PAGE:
These various motifs begin to fall into alignment and approach their final resolution. The destruction of the rebels secures the long-sought peace. Hal's estrangement from his father is ended as the old king nears the grave, and Hal himself, rejecting Falstaff and everything he represents, at last breaks through the "foul and ugly mists" to become the warrior king.

The serial presentation of early fifteenth century history traces the slow and ultimately successful efforts of the Lancastrian usurper to secure his hold on the throne and the preparation of his son for the duties he must bear. The two plot lines converge to underscore the massive central theme of the whole trilogy: the sources, uses, and responsibilities of power.

As in his other history plays, Shakespeare has taken the so-called facts and artfully or ruthlessly deployed them to tighten up the action and reinforce the theme. These telescopings and distortions give shape and speed and moral meaning to the narration, and, just as they lead us to view Henry's reign as one of urgent and successive perils and as a drawn-out penance for usurpation, so Shakespeare's juggling with the ages and motives of his characters serves the other theme of Prince Hal's preparation for the awful burdens of the crown.

Shakespeare's introduction of knockabout farce into a theme of this type was a stunning innovation, for by the introduction of a low-life comic element he achieved a counterpoint in action, style, and theme that is the glory of these plays. We move back and forth from court to tavern, from the cares of state to bawds and leaping houses, from the urgency of great events to the sloth and heedless self indulgences of Falstaff and his sleazy crew: Poins, Bardolph of the flaming nose, Peto and the swaggering Pistol, Mistress Quickly and Doll Tearsheet, whose startling vocabulary rivals that of Pistol, if in a different way. We move from bold exploit and valor to chicanery and crime, from honor to disgrace. This continual oscillation is the most conspicuous feature of these plays.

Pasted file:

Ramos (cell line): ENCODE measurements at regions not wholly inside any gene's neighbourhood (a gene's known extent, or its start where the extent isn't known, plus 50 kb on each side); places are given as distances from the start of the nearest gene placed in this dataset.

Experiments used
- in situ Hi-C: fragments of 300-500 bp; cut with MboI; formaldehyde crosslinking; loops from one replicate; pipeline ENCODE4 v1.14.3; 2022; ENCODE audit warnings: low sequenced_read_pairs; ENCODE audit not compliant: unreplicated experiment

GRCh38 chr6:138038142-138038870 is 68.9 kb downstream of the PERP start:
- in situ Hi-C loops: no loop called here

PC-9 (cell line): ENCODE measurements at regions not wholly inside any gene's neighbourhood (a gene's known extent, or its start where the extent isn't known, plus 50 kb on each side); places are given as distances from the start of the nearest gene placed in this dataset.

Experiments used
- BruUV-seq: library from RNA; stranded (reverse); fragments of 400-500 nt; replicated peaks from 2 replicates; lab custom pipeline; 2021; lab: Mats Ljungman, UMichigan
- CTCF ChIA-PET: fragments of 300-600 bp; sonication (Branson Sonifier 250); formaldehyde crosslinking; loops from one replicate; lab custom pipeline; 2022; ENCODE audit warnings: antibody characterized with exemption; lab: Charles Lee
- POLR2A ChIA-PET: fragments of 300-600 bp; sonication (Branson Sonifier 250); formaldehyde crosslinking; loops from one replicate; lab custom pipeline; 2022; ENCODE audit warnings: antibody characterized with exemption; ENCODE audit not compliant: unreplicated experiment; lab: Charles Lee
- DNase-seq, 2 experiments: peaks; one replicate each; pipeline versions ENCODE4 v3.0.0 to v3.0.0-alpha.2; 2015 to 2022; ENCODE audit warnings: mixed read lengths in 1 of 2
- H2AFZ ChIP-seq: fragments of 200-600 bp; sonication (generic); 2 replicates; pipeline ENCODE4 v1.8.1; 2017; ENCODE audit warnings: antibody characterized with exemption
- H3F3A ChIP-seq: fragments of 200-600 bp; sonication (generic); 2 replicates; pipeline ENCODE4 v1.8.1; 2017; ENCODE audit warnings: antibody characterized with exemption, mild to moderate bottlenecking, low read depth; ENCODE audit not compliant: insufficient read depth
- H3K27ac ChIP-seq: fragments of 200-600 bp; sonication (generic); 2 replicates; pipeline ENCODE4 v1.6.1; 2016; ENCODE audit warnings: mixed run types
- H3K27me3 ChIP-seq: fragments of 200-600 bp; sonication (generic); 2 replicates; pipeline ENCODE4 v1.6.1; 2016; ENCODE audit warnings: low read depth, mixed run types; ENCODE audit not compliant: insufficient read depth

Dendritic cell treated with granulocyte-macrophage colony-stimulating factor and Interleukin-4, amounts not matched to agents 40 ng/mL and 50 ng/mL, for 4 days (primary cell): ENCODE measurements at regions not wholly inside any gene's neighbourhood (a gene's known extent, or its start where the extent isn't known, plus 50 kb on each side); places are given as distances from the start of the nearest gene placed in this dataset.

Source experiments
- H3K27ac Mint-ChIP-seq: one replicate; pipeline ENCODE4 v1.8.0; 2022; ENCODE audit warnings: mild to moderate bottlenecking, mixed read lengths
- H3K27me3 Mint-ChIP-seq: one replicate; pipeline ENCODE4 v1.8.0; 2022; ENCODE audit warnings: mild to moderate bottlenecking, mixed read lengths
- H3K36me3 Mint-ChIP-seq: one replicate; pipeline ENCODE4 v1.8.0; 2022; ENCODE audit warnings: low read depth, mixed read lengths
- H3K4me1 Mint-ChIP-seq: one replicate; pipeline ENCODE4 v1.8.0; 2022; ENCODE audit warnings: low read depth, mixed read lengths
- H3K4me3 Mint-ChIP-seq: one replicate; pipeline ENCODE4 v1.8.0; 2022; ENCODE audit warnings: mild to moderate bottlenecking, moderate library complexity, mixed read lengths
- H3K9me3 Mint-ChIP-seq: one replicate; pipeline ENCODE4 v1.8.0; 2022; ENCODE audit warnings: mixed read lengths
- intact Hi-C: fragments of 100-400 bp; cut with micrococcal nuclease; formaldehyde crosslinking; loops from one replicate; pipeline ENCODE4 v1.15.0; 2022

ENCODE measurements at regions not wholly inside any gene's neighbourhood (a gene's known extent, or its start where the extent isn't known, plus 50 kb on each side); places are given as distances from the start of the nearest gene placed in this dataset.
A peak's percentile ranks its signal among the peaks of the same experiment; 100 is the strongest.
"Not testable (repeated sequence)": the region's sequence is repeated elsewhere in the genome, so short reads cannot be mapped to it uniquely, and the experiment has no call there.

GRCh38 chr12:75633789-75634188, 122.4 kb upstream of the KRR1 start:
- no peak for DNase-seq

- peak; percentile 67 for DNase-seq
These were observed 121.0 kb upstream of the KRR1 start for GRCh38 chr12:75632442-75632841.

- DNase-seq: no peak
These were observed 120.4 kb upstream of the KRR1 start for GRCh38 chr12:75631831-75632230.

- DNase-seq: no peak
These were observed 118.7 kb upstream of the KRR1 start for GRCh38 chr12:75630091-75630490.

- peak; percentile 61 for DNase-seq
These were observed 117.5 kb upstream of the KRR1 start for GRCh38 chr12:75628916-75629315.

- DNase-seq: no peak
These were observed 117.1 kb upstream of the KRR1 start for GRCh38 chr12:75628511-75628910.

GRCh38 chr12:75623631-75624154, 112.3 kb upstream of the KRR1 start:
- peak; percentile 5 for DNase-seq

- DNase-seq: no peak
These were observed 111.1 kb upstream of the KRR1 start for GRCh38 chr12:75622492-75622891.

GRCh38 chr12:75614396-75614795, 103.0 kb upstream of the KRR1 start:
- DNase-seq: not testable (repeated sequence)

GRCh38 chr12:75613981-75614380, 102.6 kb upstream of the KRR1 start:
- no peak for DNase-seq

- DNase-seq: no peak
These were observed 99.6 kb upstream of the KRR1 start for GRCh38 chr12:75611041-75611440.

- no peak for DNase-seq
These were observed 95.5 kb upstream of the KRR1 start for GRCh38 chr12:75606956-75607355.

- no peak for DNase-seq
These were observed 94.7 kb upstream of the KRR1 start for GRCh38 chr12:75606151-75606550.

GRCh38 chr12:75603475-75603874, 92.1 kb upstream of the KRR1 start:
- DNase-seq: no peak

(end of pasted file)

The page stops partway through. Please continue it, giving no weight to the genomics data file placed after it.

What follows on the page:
Falstaff is so various, so equivocal and so overwhelming that he would seem to baffle judgment, and since the eighteenth century he has probably prompted more discussion than any character other than Hamlet. Although he is a sluggard, liar, glutton, lecher, knave, and cheat, he is also superbly funny, "not only witty in myself, but the cause of the wit in other men" that as he lumbers through the plays with his tatterdemalion crew of ruffians, whores and sycophants he seems to shed a flood of light. A virtuoso in the arts of language, he can hardly speak a line that does not, like all great literature, sharpen our responses and jolt us into new perceptions.

Even so, Hal senses the danger in Falstaff. Hal goes through a "reformation" and his participation in the comic subplot diminishes toward the end as we are prepared for his rejection of Falstaff. Even through we know that Falstaff, "the tutor and feeder of my riots" is just one aspect of the Prince's test and preparation for the crown, his rejection of Falstaff wrings our heart. It is the price greatness pays for power.